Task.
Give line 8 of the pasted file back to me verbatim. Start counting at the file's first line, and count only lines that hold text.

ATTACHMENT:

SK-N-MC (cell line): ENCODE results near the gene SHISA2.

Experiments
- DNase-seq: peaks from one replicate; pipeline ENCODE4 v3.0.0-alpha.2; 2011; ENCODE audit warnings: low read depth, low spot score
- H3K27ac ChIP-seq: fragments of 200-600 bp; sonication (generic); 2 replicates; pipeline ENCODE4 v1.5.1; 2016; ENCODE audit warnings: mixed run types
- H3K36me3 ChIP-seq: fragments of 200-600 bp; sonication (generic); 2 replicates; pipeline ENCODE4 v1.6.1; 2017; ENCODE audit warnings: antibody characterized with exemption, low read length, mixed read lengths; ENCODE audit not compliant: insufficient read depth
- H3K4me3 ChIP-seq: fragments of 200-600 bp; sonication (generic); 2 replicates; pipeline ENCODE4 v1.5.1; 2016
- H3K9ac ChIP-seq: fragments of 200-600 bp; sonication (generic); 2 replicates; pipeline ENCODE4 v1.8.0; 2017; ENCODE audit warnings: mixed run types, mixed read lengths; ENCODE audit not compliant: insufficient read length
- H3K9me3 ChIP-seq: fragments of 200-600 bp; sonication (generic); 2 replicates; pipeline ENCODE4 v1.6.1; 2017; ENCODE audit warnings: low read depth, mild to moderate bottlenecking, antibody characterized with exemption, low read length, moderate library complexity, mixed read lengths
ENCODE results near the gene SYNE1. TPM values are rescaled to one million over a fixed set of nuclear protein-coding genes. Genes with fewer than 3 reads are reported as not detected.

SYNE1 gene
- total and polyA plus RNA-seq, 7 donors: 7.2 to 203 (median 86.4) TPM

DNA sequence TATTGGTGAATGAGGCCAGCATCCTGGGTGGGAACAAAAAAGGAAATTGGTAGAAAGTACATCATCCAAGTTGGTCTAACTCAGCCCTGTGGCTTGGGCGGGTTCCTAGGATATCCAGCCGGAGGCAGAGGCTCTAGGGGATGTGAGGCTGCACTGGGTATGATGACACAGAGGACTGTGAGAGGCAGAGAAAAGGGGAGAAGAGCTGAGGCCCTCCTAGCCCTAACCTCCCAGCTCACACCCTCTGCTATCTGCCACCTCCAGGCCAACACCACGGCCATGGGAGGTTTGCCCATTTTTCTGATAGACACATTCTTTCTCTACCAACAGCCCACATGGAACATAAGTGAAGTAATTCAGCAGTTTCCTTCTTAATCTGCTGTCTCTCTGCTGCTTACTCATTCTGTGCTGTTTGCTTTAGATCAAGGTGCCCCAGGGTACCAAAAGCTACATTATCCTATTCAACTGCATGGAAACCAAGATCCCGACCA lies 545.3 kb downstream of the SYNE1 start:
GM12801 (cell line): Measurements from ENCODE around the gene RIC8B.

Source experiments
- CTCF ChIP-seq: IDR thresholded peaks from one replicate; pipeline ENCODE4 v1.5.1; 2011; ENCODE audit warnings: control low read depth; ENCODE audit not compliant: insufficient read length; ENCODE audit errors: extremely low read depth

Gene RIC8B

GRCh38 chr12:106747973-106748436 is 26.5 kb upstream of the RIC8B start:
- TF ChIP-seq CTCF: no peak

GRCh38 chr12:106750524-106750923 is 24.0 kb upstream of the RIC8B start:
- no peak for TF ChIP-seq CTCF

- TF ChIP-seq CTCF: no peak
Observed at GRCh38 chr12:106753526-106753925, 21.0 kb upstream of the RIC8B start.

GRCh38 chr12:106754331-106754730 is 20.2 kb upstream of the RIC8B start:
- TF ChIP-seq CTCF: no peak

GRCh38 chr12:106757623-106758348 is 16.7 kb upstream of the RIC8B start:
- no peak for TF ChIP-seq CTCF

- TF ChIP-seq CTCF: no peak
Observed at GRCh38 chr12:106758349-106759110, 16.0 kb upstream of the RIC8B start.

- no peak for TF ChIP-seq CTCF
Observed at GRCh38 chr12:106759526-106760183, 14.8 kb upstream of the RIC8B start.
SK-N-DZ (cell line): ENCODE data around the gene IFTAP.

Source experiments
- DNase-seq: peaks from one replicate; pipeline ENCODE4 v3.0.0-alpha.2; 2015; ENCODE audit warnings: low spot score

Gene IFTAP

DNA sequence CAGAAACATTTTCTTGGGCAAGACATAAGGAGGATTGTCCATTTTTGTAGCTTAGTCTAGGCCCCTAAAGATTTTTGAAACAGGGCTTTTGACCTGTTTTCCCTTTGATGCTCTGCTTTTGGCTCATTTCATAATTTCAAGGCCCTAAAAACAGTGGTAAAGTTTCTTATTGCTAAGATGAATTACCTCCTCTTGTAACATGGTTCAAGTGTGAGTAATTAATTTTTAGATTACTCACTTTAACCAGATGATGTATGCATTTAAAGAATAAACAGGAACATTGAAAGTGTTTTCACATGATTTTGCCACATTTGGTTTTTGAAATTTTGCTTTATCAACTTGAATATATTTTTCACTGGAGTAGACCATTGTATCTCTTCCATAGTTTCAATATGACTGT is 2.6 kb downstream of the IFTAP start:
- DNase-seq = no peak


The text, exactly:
- H3K9me3 ChIP-seq: fragments of 200-600 bp; sonication (generic); 2 replicates; pipeline ENCODE4 v1.6.1; 2017; ENCODE audit warnings: low read depth, mild to moderate bottlenecking, antibody characterized with exemption, low read length, moderate library complexity, mixed read lengths